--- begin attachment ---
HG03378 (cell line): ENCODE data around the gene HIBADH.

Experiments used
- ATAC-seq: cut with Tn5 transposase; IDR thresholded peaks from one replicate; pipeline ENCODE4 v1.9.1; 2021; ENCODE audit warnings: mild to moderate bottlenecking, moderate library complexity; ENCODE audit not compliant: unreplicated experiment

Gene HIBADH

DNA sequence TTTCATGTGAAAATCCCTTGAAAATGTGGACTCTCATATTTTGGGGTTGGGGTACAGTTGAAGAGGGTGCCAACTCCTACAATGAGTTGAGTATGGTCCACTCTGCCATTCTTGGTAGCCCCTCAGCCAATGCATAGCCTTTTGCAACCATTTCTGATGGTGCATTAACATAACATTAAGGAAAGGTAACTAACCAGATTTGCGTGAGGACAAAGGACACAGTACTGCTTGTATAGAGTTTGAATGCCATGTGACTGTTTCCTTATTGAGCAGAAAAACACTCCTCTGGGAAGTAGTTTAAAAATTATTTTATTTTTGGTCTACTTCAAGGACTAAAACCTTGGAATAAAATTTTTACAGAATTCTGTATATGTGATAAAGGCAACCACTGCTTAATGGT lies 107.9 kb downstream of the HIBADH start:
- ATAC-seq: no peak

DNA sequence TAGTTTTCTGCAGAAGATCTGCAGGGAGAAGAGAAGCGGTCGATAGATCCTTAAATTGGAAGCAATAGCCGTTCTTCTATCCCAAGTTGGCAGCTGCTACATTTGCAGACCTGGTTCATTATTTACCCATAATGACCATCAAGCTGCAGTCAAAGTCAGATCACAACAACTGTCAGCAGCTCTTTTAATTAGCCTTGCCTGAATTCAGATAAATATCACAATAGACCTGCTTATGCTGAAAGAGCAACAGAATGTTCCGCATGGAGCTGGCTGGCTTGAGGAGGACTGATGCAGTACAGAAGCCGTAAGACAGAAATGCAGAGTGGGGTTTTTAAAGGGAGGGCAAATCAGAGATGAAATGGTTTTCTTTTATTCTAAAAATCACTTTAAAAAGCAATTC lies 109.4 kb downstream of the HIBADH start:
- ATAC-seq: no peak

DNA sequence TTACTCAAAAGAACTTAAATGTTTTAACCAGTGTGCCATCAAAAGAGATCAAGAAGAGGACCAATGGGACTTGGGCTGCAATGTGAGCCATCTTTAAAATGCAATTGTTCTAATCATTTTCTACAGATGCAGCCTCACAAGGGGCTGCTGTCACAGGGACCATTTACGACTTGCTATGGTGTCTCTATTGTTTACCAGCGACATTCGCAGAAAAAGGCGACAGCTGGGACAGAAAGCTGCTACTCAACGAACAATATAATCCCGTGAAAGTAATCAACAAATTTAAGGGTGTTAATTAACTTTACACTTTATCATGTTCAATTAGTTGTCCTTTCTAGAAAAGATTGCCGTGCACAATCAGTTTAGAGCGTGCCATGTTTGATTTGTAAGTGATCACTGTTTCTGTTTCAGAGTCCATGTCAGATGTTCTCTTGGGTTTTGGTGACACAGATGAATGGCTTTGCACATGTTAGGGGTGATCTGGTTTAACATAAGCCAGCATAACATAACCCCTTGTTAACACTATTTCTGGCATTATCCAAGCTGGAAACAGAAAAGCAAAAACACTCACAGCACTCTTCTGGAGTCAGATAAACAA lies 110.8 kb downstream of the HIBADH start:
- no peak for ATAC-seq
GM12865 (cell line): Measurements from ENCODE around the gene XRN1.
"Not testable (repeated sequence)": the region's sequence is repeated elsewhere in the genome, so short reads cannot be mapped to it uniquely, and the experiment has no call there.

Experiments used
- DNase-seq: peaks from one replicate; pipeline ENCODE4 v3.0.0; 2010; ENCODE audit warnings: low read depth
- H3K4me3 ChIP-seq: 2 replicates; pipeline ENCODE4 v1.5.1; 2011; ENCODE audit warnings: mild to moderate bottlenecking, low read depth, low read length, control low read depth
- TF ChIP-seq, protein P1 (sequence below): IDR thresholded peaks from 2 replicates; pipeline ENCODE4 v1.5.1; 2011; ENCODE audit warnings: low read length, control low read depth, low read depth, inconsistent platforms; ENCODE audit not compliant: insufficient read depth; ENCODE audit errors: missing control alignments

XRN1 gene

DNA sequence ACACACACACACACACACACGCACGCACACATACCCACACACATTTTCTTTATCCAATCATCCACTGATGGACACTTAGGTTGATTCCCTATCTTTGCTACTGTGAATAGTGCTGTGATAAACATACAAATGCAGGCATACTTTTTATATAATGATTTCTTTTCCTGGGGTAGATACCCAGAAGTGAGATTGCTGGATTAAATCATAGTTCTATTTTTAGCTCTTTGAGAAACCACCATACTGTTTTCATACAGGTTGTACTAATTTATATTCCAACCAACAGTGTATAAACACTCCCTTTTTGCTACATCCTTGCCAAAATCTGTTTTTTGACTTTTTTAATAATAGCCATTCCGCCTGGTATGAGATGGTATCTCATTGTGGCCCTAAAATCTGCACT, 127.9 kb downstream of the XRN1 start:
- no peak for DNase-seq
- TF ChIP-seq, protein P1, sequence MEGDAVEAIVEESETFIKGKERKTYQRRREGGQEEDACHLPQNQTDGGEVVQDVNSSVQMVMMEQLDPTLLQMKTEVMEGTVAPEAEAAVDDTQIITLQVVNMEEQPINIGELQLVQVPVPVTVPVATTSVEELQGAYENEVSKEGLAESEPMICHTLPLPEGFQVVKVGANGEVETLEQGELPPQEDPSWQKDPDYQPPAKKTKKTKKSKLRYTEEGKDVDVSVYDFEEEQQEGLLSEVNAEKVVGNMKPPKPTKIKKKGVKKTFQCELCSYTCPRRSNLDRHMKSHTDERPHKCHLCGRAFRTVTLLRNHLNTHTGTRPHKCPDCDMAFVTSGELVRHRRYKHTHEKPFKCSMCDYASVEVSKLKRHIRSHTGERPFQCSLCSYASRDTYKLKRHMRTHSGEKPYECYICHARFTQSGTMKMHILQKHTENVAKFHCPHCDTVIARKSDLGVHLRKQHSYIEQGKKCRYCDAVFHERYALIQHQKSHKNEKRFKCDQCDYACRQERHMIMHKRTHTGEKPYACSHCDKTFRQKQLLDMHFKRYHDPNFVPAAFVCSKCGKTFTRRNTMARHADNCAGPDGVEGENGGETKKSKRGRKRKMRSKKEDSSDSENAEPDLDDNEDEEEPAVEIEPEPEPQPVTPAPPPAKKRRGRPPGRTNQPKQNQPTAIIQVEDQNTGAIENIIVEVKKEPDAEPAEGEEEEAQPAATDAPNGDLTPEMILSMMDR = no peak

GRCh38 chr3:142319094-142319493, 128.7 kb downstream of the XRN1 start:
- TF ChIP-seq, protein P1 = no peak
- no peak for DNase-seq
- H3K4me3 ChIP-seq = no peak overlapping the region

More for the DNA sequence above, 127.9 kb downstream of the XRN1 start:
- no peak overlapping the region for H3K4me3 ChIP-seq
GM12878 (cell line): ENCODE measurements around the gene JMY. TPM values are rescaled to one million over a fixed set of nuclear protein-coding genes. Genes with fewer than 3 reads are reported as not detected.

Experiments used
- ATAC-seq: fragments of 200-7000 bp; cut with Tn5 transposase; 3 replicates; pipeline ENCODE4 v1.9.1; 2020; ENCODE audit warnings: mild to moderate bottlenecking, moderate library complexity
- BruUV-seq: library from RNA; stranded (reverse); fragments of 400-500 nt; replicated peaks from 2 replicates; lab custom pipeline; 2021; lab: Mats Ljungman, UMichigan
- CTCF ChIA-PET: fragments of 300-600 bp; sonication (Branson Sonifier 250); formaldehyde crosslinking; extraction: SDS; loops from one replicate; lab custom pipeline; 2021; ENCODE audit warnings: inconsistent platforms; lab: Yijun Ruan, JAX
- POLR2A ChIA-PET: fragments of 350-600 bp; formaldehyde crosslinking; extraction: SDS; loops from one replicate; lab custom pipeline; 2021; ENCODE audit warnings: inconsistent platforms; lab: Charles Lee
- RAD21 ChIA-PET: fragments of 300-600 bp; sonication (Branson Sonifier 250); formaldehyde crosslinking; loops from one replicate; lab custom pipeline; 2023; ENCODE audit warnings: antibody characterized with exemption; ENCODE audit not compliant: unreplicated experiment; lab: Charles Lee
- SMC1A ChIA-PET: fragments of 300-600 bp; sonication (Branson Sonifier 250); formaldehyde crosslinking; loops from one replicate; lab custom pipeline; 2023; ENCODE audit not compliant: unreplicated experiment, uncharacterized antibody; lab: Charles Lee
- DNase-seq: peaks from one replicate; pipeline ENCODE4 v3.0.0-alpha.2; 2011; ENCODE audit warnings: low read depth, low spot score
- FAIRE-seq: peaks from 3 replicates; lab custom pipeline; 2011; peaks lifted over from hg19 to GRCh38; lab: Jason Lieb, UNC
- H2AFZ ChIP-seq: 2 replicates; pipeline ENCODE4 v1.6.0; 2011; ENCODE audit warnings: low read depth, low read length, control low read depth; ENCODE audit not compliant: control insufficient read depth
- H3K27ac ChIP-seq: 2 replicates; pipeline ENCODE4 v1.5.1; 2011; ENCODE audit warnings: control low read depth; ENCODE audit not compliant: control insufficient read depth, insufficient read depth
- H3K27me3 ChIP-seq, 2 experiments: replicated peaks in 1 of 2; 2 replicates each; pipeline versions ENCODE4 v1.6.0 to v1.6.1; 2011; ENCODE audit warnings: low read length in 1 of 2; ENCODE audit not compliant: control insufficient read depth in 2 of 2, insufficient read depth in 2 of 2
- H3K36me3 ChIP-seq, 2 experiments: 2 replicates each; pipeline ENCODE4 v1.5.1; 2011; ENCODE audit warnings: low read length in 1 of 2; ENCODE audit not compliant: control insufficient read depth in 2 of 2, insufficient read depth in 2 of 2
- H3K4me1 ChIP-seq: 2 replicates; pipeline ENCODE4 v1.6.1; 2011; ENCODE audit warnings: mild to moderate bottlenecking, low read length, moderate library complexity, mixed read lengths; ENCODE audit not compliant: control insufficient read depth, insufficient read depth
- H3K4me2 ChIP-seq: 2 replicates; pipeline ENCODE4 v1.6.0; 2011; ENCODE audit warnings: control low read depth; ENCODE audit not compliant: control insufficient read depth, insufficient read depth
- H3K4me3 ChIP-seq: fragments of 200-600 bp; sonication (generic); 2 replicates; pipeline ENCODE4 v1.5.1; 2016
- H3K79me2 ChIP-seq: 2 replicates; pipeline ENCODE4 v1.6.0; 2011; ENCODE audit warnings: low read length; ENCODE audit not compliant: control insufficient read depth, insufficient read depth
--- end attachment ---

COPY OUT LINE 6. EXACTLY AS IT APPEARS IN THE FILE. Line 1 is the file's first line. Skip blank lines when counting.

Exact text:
- ATAC-seq: no peak